Extended Data Fig. 9 Experimental design, cell population consistency, and pathways analysis of the scRNA-seq experiment conducted on hippocampal BEC isolated from APP and CLU treated mice.

a, Schematic depicting the experimental paradigm followed for the injections of the four groups. 14-months-old male Wild Type (WT) and APP transgenic mice that received no treatment, 17-months-old male APP mice that received saline only injections (APP+Sal) or repetitive CLU injections (APP+Clu) (BECs were isolated from n = 4-5 per group). b, tSNE plots showing the cellular proportions, numbers, and distributions in the four experimental groups (WT, APP, APP+Sal, APP+Clu). c, tSNE plots show distribution of BECs among arterial, capillary, and venous cells by group. Combined tSNE plot for BECs sorted from 14-month-old male wild-type and APP transgenic mice and 17-month-old male APP mice treated with Saline or CLU (BECs sorted from n = 4-5 mice per group). (Cells labelled as BEC are of low quality and were excluded from differential expression analysis.). d, Scatter plots show a list of selected genes altered in BECs (arterial, capillary, and venous) by chronic (APP) inflammation and reversed by CLU treatment. Coloured genes represent genes that pass the cutoff fold change of 1.1. Green: Genes increased by inflammation and reversed by CLU. Blue: Genes reduced by inflammation and reversed by CLU. (Log FC: natural logarithm of fold change). e, Dotplot showing Gene Ontology (GO) Biological Processes terms for BEC genes (Benjamini–Hochberg adjustment test, FDR < 0.05) that decrease or increased in APP mice compared to wild types and are reversed by CLU. Genes were selected based on the cutoff fold change of 1.1. f, Venn Diagram showing the number of unique and common genes that are increased by LPS and APP and reversed by CLU and reduced by LPS and APP and reversed by CLU (Extended Data Fig. 8f,g and 9e). g, Heatmap showing the common 20 genes increased with acute (LPS) inflammation and reversed by rCLU treatment (from Extended Data Fig. 8e panel). h, Dot plot showing Gene Ontology (GO) Biological Processes terms for BEC genes (Benjamini–Hochberg adjustment test, FDR < 0.05) of the common genes (from panel f, left) that increased with acute (LPS) and chronic (APP) inflammation and are reversed by Clu treatment. The images in a were generated using MediaLab (https://medialab.biochem.wisc.edu/clip-art/).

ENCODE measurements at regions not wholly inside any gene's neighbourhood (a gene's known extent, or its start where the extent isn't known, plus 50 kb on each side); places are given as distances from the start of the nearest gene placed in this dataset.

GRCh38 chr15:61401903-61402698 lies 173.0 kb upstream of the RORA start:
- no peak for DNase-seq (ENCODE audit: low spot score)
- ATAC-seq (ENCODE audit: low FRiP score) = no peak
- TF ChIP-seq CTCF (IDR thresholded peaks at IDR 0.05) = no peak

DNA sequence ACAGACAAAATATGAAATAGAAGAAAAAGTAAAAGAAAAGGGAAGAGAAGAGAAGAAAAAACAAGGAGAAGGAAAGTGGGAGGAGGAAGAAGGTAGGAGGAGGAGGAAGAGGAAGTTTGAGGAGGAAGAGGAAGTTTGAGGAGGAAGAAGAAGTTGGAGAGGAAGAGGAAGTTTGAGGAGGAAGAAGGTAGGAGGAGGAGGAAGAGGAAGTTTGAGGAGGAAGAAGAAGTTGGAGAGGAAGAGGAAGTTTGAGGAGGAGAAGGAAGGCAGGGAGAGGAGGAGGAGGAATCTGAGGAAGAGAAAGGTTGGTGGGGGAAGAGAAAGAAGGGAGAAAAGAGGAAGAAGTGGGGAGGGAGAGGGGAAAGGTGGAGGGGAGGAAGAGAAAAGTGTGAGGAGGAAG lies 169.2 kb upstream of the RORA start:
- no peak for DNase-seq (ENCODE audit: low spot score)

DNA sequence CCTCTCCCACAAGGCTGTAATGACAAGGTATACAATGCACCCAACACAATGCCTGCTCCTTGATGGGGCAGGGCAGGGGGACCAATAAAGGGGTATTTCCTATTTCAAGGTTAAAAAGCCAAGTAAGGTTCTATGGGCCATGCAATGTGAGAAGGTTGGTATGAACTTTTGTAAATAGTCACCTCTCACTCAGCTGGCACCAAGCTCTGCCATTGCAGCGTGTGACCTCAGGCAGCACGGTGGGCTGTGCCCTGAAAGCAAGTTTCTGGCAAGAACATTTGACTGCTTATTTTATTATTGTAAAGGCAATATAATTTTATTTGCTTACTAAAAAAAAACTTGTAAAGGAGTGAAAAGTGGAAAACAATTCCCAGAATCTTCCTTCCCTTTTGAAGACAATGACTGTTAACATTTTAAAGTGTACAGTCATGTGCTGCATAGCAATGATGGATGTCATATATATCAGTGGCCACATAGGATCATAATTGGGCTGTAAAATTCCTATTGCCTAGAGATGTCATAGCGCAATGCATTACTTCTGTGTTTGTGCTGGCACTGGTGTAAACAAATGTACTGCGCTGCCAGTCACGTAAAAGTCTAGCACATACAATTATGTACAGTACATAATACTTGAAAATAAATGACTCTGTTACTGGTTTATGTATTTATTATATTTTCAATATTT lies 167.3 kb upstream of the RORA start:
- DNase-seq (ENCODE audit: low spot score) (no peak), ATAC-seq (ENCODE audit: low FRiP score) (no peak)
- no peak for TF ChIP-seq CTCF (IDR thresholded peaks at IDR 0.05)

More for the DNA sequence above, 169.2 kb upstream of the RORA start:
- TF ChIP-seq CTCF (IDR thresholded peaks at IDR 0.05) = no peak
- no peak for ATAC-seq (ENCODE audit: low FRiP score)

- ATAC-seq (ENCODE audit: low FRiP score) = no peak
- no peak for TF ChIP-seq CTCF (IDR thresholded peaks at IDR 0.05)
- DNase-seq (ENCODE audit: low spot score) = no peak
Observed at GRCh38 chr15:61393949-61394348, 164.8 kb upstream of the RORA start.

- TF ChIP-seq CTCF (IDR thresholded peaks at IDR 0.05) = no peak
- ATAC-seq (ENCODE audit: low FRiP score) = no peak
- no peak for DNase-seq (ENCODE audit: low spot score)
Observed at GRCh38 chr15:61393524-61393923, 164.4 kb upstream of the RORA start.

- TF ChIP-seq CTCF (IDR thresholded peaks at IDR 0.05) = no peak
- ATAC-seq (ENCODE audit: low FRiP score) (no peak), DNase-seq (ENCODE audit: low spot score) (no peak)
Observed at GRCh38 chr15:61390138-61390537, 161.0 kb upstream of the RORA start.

Extended Data Fig. 10 Changes in cortical gene expression in response to LPS inoculation and treatment with CLU.

a. Number of DEGs (Wald test; P < 0.1) between Saline-treated mice (n = 4) and either LPS (n =8) or LPS+rCLU (n = 7) injected animals. b. Venn diagrams depicting the overlap of DEGs (shown in panel a) in whole cortex of mice inoculated with LPS or LPS+rCLU, relative to the Saline-injected controls. c – d. Boxplot representation of scaled expression levels of 200 differentially up- and down-regulated genes under LPS as opposed to Saline controls. Whiskers represent the first and fifth quartiles, box edges represent the second and fourth quartiles and the centre line represents the third quartile/median. Two-sided Wilcoxon rank-sum test. e – f. Representative GO enrichment categories of LPS significantly regulated genes. Lengths of bars represent negative ln-transformed P using two-sided Fisher’s exact test. Colours indicate gene-wise log2 fold-changes (log2(FC)) between (e) LPS and Saline treatment or (f) LPS+rCLU and LPS treatment. Numbers beside bars indicate DEGs induced by LPS in that GO category.

Extended Data Fig. 11 Changes in plasma proteins of the complement and coagulation pathways in humans and male mice in response to exercise.

Schematic representation of the significantly changed (P < 0.05) plasma proteins of complement and coagulation cascades in humans and mice after exercise. Dotted black arrows indicate relationship between factors of the complement and the coagulation system. The diagram was generated using Servier Medical Art (https://smart.servier.com), MediaLab (https://medialab.biochem.wisc.edu/clip-art/) and Freepik (https://www.freepik.com).

Extended Data Table 1 Exercise-induced factors that affect the brain

Supplementary information

Supplementary Information

A guide to Supplementary Tables 1–20.

Reporting Summary

Supplementary Tables

This file contains Supplementary Tables 1–20 – see Supplementary Information document for full descriptions..

Source data

Rights and permissions

Reprints and Permissions

About this article

Verify currency and authenticity via CrossMark

Cite this article

De Miguel, Z., Khoury, N., Betley, M.J. et al. Exercise plasma boosts memory and dampens brain inflammation via clusterin. Nature 600, 494–499 (2021). https://doi.org/10.1038/s41586-021-04183-x

Download citation

  • Received:

  • Accepted:

  • Published:

  • Issue Date:

  • DOI: https://doi.org/10.1038/s41586-021-04183-x

Further reading

Comments

By submitting a comment you agree to abide by our Terms and Community Guidelines. If you find something abusive or that does not comply with our terms or guidelines please flag it as inappropriate.

Search

Quick links

Nature Briefing

Sign up for the Nature Briefing newsletter — what matters in science, free to your inbox daily.

Get the most important science stories of the day, free in your inbox. Sign up for Nature Briefing